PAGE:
1)Chichén Itza
8)Piedras Negras
|=| |=| |=| |=| |=| |=| |=| |=| |=| |=| |=|

The Ancient Maya

|=| |=| |=| |=| |=| |=| |=| |=| |=| |=| |=|






Geographical Location

The Maya lived in the area in Central America which now consists of Yucatan, Guatemala, Belize and southern Mexico (the Chiapas and Tabasco provinces). This whole area lies south of the tropic of Cancer, and north of the equator, and is about 900 kilometers from north to south and 550 kilometers in the east-west direction.

Major Mayan Archeological Sites

1. Chichén Itza in Mexico's Yucatán has the famous huge pyramid of the sun. It became the capital of the Yucatán Maya after the end of the Classic period. They organized a trading empire (1000-1521) that stretched from the Gulf Coast to Honduras.

2. Palenque stands at the foothills of the Chiapas highlands. It was built as a portal to the underworld in the 8th century, where Maya kings might defeat the Lord Death and return in dreams and visions. In the observatory tower at the center of Palenque palace, small portals were aligned to enable the sighting of Venus throughout the year at its first appearance on the horizon. This was the signal to begin war.

3. Yaxchilán, 4. Bonampak, 9. Tikal, 10. Uaxactun and 11. Copan were lowland or valley cities, abandoned for unknown reasons with the fall of classic Mayan civilization, around 1,000 A.D. These cities were overgrown with rain forest jungle. Lavish murals were found at Bonampak. Southeast of Bonampak is the Lacandon jungle, misnamed by the Spaniards after the name of a lake in it, where, on an island, the last unconquered Maya (Chol and Tzeltal) held out, refusing surrender and refusing Christianity. The Lacandon jungle area is the site of Mayan controversy today with the Mexican government, it remains the last rain forest in Mexico, but is being logged at a rapid rate.

12. Cuello is the oldest excavated Mayan settlement, dating from 2500 B.C. Belize sponsored the summer excavation of a early Mayan rock cave site near an area close to Cuello, threatened with development. Journals of dig participants are on-line.

13. Tulúm was a seacoast fortress and port city for the vast trading empire the Maya established, perhaps allied with the Olmec civilization to the north. At Tulúm, a small temple arch just frames the rising sun at Winter solstice, when the viewer is seated in a stone throne built into the wall surrounding Tulúm. In the Mimi II curriculum, (link at end of page) Tulúm is where the smugglers ship out artifacts, and where C.J. meets archaeologist Victor Segovia and learns about Mayan astronomy.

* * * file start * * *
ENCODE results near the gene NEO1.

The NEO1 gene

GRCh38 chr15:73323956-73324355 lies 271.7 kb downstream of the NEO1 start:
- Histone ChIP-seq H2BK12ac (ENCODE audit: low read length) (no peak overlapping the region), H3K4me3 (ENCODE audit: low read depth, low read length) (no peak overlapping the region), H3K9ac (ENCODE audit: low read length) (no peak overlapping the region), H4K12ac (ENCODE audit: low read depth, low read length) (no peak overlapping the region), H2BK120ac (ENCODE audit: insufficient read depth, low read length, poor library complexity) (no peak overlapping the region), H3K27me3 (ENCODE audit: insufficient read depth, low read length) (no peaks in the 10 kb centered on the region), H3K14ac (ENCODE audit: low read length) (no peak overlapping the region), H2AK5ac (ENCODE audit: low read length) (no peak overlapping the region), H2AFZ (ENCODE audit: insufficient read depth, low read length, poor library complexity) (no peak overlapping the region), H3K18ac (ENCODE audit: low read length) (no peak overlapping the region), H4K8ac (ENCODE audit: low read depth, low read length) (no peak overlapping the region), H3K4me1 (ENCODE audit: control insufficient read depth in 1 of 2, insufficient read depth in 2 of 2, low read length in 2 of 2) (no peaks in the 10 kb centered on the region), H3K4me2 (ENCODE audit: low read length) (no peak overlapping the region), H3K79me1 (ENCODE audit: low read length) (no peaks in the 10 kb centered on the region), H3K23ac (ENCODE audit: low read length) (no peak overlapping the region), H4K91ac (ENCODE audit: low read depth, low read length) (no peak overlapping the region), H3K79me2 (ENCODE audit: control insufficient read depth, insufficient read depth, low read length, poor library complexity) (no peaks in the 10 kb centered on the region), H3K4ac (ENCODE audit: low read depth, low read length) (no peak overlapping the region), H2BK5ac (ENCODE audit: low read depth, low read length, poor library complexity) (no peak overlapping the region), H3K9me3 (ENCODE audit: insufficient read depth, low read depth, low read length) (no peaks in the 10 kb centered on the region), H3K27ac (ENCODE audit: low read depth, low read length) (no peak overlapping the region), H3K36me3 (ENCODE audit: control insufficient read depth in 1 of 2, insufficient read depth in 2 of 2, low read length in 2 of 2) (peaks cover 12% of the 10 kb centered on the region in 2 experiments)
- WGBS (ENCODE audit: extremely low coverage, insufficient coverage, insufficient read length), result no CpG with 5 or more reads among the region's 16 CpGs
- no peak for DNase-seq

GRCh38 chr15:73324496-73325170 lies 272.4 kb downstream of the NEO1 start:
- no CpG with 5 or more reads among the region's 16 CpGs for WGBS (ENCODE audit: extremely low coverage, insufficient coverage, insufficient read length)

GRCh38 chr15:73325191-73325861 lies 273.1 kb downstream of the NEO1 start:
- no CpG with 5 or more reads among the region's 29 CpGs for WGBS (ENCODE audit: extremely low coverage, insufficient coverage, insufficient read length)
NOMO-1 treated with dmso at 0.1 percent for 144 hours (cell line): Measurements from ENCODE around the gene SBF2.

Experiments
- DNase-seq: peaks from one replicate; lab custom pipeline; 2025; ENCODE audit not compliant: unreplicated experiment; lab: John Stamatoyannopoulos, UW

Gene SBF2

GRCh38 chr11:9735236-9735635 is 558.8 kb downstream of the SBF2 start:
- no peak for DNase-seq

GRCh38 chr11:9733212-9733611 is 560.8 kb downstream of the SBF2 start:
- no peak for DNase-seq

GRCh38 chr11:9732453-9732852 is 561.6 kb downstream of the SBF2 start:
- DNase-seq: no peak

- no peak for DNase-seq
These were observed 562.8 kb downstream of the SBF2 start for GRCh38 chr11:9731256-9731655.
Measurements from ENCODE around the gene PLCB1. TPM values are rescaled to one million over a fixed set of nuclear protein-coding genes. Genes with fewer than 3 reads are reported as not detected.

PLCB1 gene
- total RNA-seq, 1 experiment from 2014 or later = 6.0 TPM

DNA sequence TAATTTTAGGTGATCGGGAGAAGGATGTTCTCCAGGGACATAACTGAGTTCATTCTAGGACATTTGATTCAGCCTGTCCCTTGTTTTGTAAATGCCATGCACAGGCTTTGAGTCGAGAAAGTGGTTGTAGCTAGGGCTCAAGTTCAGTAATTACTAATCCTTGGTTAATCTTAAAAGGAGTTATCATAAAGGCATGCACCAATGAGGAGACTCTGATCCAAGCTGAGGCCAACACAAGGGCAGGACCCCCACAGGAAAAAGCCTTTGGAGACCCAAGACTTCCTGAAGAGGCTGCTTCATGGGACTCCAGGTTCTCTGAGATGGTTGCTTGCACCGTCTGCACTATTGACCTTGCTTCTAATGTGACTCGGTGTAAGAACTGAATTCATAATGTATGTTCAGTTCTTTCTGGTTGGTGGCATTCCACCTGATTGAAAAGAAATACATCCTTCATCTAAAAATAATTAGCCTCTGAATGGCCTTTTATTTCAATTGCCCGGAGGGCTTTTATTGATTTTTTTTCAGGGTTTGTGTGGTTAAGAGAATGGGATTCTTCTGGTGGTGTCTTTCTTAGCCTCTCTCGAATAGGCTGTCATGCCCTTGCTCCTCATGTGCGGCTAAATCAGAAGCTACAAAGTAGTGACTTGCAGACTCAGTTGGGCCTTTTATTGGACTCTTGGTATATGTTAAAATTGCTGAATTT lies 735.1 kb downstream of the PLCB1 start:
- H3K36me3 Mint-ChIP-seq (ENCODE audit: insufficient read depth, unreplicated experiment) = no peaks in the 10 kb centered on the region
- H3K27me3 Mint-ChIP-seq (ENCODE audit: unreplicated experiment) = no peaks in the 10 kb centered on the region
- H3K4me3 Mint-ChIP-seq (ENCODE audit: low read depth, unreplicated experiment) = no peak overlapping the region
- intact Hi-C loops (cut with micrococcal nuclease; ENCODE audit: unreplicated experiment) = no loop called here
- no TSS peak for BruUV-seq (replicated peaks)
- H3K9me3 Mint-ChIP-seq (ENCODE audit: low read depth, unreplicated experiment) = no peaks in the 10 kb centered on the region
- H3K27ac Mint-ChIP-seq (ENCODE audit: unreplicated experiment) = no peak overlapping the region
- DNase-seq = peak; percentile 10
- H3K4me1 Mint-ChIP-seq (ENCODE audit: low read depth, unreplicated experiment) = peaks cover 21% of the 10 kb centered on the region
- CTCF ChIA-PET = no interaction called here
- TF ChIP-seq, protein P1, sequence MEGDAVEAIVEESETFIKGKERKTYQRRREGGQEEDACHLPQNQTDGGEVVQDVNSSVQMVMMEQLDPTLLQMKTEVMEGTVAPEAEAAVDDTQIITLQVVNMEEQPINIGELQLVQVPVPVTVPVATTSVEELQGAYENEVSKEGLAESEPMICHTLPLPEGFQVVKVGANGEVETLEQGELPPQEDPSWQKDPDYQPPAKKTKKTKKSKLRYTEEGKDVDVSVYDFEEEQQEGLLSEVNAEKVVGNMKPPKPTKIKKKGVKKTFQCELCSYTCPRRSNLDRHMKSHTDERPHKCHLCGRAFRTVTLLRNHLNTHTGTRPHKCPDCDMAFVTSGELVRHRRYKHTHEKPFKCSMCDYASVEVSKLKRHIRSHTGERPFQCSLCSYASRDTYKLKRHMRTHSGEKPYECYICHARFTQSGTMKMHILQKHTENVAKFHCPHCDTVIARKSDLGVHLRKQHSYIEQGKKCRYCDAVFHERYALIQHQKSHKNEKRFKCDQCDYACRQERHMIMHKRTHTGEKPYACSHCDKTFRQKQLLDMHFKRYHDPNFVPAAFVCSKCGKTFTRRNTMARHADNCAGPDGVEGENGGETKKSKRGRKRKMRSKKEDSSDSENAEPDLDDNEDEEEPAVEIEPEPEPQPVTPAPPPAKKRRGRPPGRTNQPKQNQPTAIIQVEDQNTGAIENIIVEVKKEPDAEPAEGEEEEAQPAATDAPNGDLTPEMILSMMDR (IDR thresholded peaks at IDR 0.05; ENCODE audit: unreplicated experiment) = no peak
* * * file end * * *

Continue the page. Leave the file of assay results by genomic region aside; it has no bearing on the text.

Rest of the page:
14. Coba--This is a Yucatan peninsula jungle-buried city, but local Mayans always knew of it. It is the jumping-off point in the Mimi II curriculum (link at end fo page) for discovery of the undiscovered Site U which is being looted. Coba in reality is famed for a missing king, Chac Balam (Red Jaguar) who disappeared after age 30, with no stone records marking his death--very unusual for a Mayan ruler. Probably mens he was captured by enemies.

11. Copán was one of the largest Mayan cities, and is located furthest south in the old civilization, in Honduras. At Copán is the best-preserved of the ancient sacred ball courts, and a temple with the longest stone inscription in the western hemisphere--some of the most extensive and best material giving promise of decoding the hieroglyphic language. In Mimi II, (link at end of page) one of the sidebar scientific expeditions visits David Stuart, the youth who began translating Maya glyphics at age 9, at Copán.

Among the strongest centers of Mayan cultural survival now are villages in the highland Mexican state of Chiapas, in the mountainous area just west of sites 2, 5 and 6 on the map. Mayans form population majorities in parts of Guatemala and Honduras, whose governments--with U.S. backing and CIA connivance- -have treated them very harshly. Mayan political organization is hampered by the fact that the people speak more than 11 dialects which are mutually unintelligable--as different as French and Italian languages.
Michelle Ayache